American Heritage® Dictionary of the English Language, Fourth Edition
- n. Any of several small arboreal apes of the genus Hylobates of southeast Asia and the East Indies, having a slender body, long arms, and no tail.
Century Dictionary and Cyclopedia
- n. The common name of the long-armed apes of the genus Hylobates, subfamily Hylobatinæ, and family Simiidæ. These apes have a remarkably slender body, with very long slim limbs, especially the fore limbs or arms, which almost touch the ground when the animal stands erect; the tail is rudimentary, and there are ischial callosities. In some respects the gibbons approach man very closely. They inhabit the East Indian archipelago and the peninsular mainland, and are extremely agile, swinging themselves in the trees like the spider-monkeys of the new world. There are several species, one of the best-known of which is Hylobates lar, inhabiting Tenasserim and a wide extent of adjoining country, of a blackish color marked with white on the face and hands. The hoolock (H. hoolock) is another, found in Assam and neighboring regions. The crowned gibbon is H. pileatus of Siam. Sumatra has a gibbon (H. agilis) noted for uttering musical sounds, and variously called wou-wou, oungha, ungaputi, unkaputi, etc. The most notable gibbon is the Sumatran siamang (H. siamanga or Siamanga syndactyla), which has two of its toes webbed. See these names, also ape, Hylobates.
- n. A small ape of the family Hylobatidae with long limbs, which it uses to travel through rainforests by swinging from branch to branch.
GNU Webster's 1913
- n. (Zoöl.) Any arboreal ape of the genus Hylobates, of which many species and varieties inhabit the East Indies and Southern Asia. They are tailless and without cheek pouches, and have very long arms, adapted for climbing.
- n. English historian best known for his history of the Roman Empire (1737-1794)
- n. smallest and most perfectly anthropoid arboreal ape having long arms and no tail; of southern Asia and East Indies
- From French gibbon. (Wiktionary)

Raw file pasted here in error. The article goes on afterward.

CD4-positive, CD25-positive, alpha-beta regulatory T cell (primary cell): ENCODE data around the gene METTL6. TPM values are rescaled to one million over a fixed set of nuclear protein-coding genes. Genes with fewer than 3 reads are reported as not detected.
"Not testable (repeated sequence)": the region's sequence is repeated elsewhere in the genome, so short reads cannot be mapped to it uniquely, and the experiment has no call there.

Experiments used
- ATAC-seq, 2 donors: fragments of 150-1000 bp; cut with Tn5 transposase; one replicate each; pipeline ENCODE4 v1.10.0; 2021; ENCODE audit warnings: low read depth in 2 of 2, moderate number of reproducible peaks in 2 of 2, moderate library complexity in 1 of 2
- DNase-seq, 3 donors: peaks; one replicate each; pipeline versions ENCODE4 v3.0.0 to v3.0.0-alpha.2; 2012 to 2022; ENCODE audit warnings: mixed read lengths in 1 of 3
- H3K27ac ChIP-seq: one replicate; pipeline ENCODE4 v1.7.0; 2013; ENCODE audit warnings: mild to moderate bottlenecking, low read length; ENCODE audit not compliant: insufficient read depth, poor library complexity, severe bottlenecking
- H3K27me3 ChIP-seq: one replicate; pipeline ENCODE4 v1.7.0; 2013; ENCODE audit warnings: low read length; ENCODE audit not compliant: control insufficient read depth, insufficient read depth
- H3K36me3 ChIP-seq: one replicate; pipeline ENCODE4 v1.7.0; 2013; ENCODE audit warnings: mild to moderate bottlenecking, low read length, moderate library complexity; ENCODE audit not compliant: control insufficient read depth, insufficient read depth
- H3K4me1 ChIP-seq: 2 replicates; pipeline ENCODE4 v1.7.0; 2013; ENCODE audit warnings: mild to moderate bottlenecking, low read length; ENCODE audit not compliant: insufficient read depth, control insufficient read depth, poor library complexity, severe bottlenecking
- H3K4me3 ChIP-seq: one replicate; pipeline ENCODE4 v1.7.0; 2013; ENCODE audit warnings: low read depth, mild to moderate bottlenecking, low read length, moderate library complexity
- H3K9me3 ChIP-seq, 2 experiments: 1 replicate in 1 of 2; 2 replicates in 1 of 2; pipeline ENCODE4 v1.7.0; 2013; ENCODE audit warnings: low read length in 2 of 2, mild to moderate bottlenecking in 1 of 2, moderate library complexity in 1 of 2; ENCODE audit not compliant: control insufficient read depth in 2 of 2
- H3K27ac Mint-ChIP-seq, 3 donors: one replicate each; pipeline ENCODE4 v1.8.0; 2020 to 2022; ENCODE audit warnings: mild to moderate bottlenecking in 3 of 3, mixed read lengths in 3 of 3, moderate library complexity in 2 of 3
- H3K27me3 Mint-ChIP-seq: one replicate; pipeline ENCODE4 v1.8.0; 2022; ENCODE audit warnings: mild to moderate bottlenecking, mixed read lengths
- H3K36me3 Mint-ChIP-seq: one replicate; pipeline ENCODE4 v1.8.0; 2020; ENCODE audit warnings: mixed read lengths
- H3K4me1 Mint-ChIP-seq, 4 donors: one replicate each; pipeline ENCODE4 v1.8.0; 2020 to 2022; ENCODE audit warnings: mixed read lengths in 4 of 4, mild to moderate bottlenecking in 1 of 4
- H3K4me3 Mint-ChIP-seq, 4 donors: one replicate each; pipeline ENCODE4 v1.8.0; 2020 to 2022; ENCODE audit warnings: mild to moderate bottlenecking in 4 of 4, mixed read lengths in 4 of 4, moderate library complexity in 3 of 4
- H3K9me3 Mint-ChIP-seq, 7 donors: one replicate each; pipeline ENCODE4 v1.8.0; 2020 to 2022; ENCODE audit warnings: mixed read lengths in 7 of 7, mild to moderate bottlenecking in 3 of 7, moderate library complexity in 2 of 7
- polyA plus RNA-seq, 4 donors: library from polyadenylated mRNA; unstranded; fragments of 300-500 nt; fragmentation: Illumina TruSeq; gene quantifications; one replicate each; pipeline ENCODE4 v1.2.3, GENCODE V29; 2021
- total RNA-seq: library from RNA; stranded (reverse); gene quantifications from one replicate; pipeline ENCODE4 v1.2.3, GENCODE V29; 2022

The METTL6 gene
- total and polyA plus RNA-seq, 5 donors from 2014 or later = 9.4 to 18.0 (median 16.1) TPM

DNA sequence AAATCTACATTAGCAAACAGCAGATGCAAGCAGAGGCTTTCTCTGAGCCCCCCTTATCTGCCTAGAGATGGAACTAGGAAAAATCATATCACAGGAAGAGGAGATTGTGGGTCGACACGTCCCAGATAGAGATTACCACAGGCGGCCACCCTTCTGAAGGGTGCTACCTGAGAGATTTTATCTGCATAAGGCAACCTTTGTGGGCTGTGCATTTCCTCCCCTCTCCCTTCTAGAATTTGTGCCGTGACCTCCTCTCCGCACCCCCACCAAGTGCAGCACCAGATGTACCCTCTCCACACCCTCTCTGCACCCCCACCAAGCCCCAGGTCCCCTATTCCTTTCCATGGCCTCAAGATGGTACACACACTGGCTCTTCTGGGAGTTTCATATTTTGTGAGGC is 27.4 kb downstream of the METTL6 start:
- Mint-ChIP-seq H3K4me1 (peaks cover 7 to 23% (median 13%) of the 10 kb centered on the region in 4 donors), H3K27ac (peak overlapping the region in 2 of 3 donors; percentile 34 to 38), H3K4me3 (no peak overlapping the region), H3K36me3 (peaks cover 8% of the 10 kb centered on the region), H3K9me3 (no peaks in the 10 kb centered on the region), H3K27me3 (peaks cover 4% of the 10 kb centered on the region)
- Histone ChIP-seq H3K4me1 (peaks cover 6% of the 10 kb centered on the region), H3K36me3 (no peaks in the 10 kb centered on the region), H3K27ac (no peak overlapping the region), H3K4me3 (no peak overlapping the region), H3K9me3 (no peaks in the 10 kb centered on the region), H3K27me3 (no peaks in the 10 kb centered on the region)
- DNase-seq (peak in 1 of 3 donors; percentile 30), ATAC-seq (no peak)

- French. (American Heritage® Dictionary of the English Language, Fourth Edition)
“Someone yesterday asked (don't know who it was, as it was an anonymous post, though she did say she was from Canada) what a gibbon is - this is not some obscure English quilting term - this is the stuffed toy on Sarah's postcard - it's a kind of monkey with long arms.”
“They said, We are interested in gibbon songs because, apart from human speech, these vocalisations provide a remarkable case of acoustic sophistication and versatility in primate communication.”
“Of the apes, though many can stand upright, the gibbon is the only one that attempts to walk in this position.”
“In this latter respect they recall the gibbon in its effort to walk.”
“The buffalo and the gibbon are the largest in the islands, with a variety of monkeys.”
“These are bears, tigers, tons of birds and of course the black-crested gibbon, which is really the draw of the program.”
“Oh did I laugh She was known as the gibbon for while after that My ex wanted to know if CVR (T) came in right-hand drive for use in the UK.”
“Oh did I laugh She was known as the gibbon for while after that”
“Do you feel better or worse for the news that a gibbon is your close cousin?”
“This Canadian girl would like to know what a "gibbon" is?”
These user-created lists contain the word ‘gibbon’.
big ones,small ones,as many as
I can find
A list of provincial English words that appear in Francis Grose's A Provincial Glossary, with a Collection of Local Proverbs and Popular Superstitions. London, MDCCLXXXVII. Printed for S. Hooper, N...
GRE , GMAT , TOEFL , IELTS , SAT 。。。
Words and phrases from Jonathan Stroud's The Amulet of Samarkand.
Looking for tweets for gibbon.